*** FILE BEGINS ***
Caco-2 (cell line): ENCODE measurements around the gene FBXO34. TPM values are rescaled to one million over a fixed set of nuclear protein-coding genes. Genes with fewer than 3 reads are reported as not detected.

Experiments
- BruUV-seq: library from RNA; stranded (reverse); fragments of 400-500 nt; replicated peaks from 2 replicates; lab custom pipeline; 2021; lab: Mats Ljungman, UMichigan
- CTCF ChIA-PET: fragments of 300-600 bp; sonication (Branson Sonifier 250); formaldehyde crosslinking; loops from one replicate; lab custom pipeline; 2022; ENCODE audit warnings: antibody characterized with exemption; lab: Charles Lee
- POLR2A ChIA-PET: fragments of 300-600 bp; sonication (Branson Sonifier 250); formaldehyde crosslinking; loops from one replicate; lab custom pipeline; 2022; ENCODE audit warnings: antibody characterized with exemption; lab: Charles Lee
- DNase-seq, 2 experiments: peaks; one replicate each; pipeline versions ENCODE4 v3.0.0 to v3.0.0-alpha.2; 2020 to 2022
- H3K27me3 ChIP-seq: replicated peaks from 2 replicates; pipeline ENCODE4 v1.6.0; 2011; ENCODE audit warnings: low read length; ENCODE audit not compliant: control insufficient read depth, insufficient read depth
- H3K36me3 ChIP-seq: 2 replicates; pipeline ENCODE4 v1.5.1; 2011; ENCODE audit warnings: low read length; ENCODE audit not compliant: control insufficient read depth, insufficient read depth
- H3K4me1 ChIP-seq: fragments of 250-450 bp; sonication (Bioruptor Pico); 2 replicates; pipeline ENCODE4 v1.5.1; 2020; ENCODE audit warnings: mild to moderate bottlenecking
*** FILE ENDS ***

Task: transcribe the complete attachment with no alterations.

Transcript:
Caco-2 (cell line): ENCODE measurements around the gene FBXO34. TPM values are rescaled to one million over a fixed set of nuclear protein-coding genes. Genes with fewer than 3 reads are reported as not detected.

Experiments
- BruUV-seq: library from RNA; stranded (reverse); fragments of 400-500 nt; replicated peaks from 2 replicates; lab custom pipeline; 2021; lab: Mats Ljungman, UMichigan
- CTCF ChIA-PET: fragments of 300-600 bp; sonication (Branson Sonifier 250); formaldehyde crosslinking; loops from one replicate; lab custom pipeline; 2022; ENCODE audit warnings: antibody characterized with exemption; lab: Charles Lee
- POLR2A ChIA-PET: fragments of 300-600 bp; sonication (Branson Sonifier 250); formaldehyde crosslinking; loops from one replicate; lab custom pipeline; 2022; ENCODE audit warnings: antibody characterized with exemption; lab: Charles Lee
- DNase-seq, 2 experiments: peaks; one replicate each; pipeline versions ENCODE4 v3.0.0 to v3.0.0-alpha.2; 2020 to 2022
- H3K27me3 ChIP-seq: replicated peaks from 2 replicates; pipeline ENCODE4 v1.6.0; 2011; ENCODE audit warnings: low read length; ENCODE audit not compliant: control insufficient read depth, insufficient read depth
- H3K36me3 ChIP-seq: 2 replicates; pipeline ENCODE4 v1.5.1; 2011; ENCODE audit warnings: low read length; ENCODE audit not compliant: control insufficient read depth, insufficient read depth
- H3K4me1 ChIP-seq: fragments of 250-450 bp; sonication (Bioruptor Pico); 2 replicates; pipeline ENCODE4 v1.5.1; 2020; ENCODE audit warnings: mild to moderate bottlenecking